Spicing up your diet: The benefits of chili peppers

capsaicin, chili peppers, diet, fruit, Olumia Life

chili peppers


From jalapeno to habanero and beyond, chili peppers often a wide variety of flavors and dishes. Even if you aren’t a big fan of spicy foods, it may be time to try out some new ones. Numerous studies have begun pointing at a surprising amount of health benefits from eating chili peppers. While some of this research is a bit too new to be written in stone, it’s important to know just how helpful adding some peppers to your diet could be.

What spice can do for you

As opposed to the many other fruits out there (yes, chili peppers are fruits, not vegetables), the main reason for the focus on peppers has been the presence of a chemical known as capsaicin, which is what gives peppers their spice.

Recent studies on laboratory rats have come up with a few different findings. So far capsaicin has been linked to:

Capsaicin is able to do this primarily by “spicing” up your metabolism. It stimulates thermogenesis in the body, which raises your metabolism, i.e., your body burns through calories more quickly. It also encourages the body to change white fat to brown fat, another way that you can improve your metabolism (and one that can be achieved through exercise as well).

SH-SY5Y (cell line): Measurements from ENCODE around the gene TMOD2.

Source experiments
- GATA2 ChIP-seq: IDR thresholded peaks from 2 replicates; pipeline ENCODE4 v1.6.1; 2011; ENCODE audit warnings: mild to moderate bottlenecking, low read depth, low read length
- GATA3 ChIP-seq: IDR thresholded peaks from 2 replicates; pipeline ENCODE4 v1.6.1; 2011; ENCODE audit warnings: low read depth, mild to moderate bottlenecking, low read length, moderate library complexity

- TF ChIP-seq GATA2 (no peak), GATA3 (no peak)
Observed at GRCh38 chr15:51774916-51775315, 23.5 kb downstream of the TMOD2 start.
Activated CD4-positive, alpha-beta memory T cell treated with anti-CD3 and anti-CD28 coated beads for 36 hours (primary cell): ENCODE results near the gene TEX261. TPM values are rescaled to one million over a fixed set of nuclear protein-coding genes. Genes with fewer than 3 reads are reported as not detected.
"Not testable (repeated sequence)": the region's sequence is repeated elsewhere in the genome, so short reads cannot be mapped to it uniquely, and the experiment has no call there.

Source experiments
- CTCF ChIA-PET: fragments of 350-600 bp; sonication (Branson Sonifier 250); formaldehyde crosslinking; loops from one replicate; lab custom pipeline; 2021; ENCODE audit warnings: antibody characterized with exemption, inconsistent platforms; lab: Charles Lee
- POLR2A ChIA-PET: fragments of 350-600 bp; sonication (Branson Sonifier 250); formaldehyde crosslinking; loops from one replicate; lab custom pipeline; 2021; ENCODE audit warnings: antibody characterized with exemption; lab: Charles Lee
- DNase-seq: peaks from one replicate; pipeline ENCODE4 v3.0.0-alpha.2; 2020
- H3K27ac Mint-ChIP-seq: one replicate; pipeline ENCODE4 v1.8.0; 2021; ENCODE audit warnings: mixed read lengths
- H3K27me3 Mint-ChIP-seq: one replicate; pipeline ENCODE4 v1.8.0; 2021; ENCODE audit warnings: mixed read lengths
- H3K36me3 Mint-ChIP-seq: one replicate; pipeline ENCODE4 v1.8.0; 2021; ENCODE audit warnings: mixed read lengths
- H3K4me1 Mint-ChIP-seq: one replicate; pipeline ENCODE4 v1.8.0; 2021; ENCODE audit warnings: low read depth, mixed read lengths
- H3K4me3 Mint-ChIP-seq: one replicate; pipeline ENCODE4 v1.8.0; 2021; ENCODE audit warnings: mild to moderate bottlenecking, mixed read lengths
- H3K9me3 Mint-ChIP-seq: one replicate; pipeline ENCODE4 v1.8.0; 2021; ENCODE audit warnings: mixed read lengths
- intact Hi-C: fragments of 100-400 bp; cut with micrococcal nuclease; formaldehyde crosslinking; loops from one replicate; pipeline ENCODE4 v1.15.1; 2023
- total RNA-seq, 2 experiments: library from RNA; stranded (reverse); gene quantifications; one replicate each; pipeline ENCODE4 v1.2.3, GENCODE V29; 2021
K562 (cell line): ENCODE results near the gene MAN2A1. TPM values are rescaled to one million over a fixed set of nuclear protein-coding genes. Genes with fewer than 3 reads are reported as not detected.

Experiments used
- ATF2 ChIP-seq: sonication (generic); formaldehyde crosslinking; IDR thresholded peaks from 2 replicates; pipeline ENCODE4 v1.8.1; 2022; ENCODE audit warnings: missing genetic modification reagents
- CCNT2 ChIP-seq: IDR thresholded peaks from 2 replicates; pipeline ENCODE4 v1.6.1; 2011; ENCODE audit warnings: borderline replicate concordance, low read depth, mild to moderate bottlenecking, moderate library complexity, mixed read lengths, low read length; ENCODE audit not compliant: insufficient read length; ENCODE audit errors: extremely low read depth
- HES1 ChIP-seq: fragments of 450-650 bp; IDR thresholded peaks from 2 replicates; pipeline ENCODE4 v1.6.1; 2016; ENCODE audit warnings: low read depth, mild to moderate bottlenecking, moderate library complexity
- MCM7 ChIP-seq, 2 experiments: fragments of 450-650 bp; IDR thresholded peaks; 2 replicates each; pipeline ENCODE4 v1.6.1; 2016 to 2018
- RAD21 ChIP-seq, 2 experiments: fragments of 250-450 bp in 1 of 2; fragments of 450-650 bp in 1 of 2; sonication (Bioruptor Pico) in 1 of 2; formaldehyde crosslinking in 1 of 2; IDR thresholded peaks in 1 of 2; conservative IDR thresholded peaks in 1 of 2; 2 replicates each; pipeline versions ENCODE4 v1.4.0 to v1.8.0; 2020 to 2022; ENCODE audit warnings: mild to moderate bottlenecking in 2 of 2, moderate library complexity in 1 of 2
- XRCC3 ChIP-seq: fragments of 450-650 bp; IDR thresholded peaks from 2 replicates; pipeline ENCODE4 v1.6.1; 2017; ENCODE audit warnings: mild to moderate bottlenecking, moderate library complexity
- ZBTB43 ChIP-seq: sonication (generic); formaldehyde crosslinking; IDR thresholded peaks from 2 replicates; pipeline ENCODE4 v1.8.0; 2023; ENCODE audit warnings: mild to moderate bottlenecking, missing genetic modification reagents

What is capsaicin? Spiciness

Capsaicin is measured in Scoville Units: the more Scovilles, the spicier the pepper, and the more capsaicin present. For example, bell peppers are rated at 0 units, while jalapeno and cayenne peppers can range from 2,000 to 25,000 units.

Think that’s spicy? In 2013, The Guinness Book of World Records awarded the title of “world’s spiciest pepper” to the Carolina Reaper. It’s rated at a tongue-incinerating 2.2 million Scoville Heat Units.

Should you change your diet over this?

Not drastically. While the signs all look good, the research is still simply promising, not entirely solid. So don’t worry about trying to knock back a bowl of jalapenos just yet. Rather, the biggest takeaway from current research should be that hot peppers have health benefits, not just the ability to add flavor to a dish. They are much more than a garnish; although it’s worth mentioning that capsaicin is present in sauces made from chili peppers as well, like salsa and tabasco sauce. Be careful, though, you’ll can lose the some of the benefits of whole fruit in the process.

In fact, if you simply can’t handle the spice (it can take a bit of practice to develop a level of tolerance/appreciation), you can still get lots of nutrients from spicy and non-spicy peppers alike, such as plenty of vitamin C and dietary fiber.

Spicy, healthy suggestions

There are tons of ways you can add fresh chili peppers to your diet. Jalapenos are available everywhere and go great on lots of the foods you already eat. They make a great addition to pretty much anything made with a tortilla (tacos, burritos, etc.), and are also great on hamburgers, chicken and most other meats. You can chop some up and add them to salads as well! More mild peppers, like banana peppers, add some zing to sandwiches and salads, and aren’t very spicy.

Many Asian cuisines, including Chinese, Korean, Thai and Indian food, are made with lots of chili peppers as well. Also, remember that since peppers are fruits, you can eat as many as you like in the Olumia Life program.

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